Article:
As the Santa Anas were blowing, (and I had just watched it on TV) I figured that the scene was going to be a little hectic. I was not disappointed in that regard.
I parked a few blocks away and walked in. There were enough embers blowing through the air that I had reservations about leaving the truck there. As I approached the street that backs up to the river bottom, I found my beloved RFD hard at work. as well as the chaotic conditions that exist when fire tries to come out of the river bottom and wreak havoc in the neighborhood.
My lens was instantly dirtied by ash and water. Small fires abounded as did embers flowing through the air.
I followed an 1 1/2' into a back yard. Frankly, things didn't look much better there either.
I spoke with some guys I knew, in a backyard I had probably been in several times before, and found that things were pretty much going OK, in the same manner that they gone many times before. I opted to bump down the block and around the corner to see what was up over there.
Of course, I had to shoot some pics along the way. They crews, though busy, were keeping ahead of the spots. A multitude of hose lines were pulled, each heading in a different direction.
Around the corner, things were picking up. I went into a back yard, one that is often used as a location for a command post as it offers a commanding view of the river bottom. On this night, it was just me, a couple of firefighters, a city councilman and the property owner.
The wind shifted several degrees and the main threat shifted as well. Time to move on. On the way, I spot my old unit. My former shift is on duty, The guy on the left was on my crew, I have absolutely no idea who the guy on the rights is.
More of the same.
Guys on the roof,
guys with green lines.
all trying to keep little fires from growing into big ones.
As many times as I have seen a fan palm tree blow up, I still stop and watch. There is a tragic beauty when they torch. The irony is that despite their beauty, I hate them. They are giant weeds that are a pain in the ass when they burn. To add insult to injury, they rarely die when they burn and they reproduce like rats. They are the rodent weeds of the tree world.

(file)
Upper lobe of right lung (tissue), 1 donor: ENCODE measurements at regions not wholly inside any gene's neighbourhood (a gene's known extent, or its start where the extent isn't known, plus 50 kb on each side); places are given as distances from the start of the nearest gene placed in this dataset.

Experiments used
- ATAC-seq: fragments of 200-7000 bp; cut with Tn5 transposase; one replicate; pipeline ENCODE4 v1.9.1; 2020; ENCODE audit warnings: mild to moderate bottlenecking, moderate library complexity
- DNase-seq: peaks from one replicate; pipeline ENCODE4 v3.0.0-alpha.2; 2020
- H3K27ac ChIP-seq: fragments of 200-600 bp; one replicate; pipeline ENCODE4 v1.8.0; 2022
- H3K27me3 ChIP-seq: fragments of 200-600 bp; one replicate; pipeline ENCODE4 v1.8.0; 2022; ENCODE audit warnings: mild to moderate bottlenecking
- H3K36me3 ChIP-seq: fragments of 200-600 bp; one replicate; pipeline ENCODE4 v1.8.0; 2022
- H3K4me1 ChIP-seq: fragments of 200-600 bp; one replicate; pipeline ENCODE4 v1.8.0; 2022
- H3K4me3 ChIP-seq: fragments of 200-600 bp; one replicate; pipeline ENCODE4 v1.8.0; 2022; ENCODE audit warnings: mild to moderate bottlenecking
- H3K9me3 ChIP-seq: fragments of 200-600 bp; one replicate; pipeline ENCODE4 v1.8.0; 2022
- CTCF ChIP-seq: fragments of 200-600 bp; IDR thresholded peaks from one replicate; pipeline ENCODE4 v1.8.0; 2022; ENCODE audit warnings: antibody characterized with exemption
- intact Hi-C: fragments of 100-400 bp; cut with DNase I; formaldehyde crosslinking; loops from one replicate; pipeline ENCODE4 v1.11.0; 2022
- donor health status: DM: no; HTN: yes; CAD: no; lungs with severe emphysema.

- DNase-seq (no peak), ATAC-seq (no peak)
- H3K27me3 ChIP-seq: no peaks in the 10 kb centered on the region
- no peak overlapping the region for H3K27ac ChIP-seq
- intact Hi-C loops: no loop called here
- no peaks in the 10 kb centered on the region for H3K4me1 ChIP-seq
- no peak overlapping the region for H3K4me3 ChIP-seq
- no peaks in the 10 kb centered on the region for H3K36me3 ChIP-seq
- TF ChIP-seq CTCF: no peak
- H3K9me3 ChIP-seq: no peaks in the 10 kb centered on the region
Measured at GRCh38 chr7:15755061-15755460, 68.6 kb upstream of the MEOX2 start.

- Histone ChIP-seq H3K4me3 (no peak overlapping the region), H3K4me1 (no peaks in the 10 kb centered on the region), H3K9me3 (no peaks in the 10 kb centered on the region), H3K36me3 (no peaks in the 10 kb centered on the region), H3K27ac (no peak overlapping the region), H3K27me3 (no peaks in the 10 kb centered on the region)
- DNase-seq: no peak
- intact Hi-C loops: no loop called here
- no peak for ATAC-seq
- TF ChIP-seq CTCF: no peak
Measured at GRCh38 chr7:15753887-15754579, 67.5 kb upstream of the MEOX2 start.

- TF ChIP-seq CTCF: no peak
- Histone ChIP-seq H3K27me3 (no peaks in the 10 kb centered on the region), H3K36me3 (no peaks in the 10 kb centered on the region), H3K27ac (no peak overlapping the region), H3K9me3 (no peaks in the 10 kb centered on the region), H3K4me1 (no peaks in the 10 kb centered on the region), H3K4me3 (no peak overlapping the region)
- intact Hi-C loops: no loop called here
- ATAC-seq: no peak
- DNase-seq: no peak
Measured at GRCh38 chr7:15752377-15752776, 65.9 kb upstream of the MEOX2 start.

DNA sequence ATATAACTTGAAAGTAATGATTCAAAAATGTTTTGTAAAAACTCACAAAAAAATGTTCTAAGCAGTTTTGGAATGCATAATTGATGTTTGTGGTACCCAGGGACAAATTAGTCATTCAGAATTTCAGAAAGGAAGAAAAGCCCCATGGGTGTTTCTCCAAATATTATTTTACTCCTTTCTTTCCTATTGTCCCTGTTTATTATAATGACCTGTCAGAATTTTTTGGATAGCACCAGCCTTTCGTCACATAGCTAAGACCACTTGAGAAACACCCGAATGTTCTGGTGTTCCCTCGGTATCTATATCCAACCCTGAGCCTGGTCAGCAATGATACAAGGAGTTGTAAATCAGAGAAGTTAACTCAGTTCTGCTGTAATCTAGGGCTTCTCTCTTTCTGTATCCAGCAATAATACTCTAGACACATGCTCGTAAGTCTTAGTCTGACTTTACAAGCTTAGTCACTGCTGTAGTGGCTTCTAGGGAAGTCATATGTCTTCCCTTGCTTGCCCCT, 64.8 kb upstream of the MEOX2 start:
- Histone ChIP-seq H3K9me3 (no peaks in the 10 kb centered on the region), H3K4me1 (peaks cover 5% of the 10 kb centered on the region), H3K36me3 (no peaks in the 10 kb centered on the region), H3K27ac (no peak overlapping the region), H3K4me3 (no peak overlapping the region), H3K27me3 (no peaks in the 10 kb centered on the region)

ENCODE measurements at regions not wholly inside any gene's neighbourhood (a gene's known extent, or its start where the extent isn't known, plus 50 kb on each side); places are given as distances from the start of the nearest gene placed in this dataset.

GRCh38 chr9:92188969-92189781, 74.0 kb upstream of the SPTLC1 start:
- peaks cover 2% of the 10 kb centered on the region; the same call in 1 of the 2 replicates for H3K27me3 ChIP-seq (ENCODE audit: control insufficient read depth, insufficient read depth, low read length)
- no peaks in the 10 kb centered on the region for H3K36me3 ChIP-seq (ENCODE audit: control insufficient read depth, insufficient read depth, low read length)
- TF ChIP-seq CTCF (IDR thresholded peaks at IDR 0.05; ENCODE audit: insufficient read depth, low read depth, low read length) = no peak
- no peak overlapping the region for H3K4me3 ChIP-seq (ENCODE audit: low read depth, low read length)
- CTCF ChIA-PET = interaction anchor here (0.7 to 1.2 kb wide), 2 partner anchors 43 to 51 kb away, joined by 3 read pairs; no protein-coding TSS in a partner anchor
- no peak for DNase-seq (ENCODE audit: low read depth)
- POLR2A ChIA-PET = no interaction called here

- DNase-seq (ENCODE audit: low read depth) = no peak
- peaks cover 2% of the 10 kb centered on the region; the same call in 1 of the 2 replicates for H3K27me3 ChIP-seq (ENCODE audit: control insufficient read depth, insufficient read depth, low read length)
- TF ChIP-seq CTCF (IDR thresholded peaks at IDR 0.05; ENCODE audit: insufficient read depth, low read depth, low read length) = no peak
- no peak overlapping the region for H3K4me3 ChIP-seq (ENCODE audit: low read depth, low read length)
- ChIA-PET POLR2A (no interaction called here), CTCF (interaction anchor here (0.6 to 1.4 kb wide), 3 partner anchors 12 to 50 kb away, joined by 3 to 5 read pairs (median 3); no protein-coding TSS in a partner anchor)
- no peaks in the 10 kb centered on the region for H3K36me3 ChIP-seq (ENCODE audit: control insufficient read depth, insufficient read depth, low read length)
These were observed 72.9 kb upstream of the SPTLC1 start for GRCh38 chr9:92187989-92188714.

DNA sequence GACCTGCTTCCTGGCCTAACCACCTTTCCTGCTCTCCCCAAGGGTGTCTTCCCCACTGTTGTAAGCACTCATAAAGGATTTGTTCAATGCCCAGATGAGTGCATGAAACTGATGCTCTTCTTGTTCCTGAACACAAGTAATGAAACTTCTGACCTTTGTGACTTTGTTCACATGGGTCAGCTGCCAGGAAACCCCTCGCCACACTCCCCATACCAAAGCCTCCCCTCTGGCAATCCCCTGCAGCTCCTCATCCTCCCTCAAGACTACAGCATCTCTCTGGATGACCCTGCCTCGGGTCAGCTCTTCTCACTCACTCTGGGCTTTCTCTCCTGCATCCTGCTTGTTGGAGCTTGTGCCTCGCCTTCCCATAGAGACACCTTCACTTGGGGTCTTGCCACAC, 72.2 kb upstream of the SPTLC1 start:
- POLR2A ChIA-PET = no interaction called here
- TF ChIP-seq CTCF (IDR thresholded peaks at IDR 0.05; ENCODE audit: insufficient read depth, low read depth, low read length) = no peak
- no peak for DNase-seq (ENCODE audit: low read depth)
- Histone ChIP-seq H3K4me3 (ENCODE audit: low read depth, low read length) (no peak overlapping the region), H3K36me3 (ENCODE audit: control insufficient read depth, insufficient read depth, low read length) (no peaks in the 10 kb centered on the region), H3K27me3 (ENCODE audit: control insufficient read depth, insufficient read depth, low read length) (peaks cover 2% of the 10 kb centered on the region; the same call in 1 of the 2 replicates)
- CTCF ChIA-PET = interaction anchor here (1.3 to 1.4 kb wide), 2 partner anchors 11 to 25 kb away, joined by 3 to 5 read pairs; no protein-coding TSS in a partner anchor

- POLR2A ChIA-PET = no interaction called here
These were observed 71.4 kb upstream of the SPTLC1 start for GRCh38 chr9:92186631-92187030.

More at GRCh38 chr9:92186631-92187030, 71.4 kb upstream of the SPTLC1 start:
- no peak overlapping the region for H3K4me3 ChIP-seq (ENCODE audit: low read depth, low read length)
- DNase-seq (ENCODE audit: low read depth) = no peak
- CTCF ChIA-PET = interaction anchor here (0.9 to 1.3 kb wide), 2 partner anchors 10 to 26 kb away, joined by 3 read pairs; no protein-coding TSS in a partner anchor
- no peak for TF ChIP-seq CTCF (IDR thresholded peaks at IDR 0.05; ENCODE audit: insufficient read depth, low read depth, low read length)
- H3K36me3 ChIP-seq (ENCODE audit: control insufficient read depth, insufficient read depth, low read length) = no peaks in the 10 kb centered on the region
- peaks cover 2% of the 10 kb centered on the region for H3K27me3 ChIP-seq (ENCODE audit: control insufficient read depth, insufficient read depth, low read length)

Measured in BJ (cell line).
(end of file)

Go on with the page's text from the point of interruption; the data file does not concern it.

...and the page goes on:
Frankly, it is a lot more fun to photograph the rodent trees than it is to extinguish them.
Though some might initially disagree, I'm pretty sure that as the night wore on, more of the crews saw things my way - though they obviously had no choice in the matter.
On many of these larger fires, it is often the weather that dictates how quickly the dragon is slain. This night was no exception. The winds died down and the fire's movement did as well. I realized that the amazing fireground shot wasn't going to occur, so I decided to leave. I said good by to some friends and hoofed it back to my truck. I took the parting shot below, most of these crews were there all night.
Though in ever decreasing numbers, crews were on scene for over two days. No houses were lost though a few were damaged. A RV and some bushes caught fire a half mile away (see the video in my previous post) and I caught it on my way home. Though the cause is still under investigation, it is speculated that embers from the river bottom ignited it. Based on my long history with the river bottom and they way that embers were flying around when I arrived I would not be surprised.
More on that fire later.
Thanks for reading,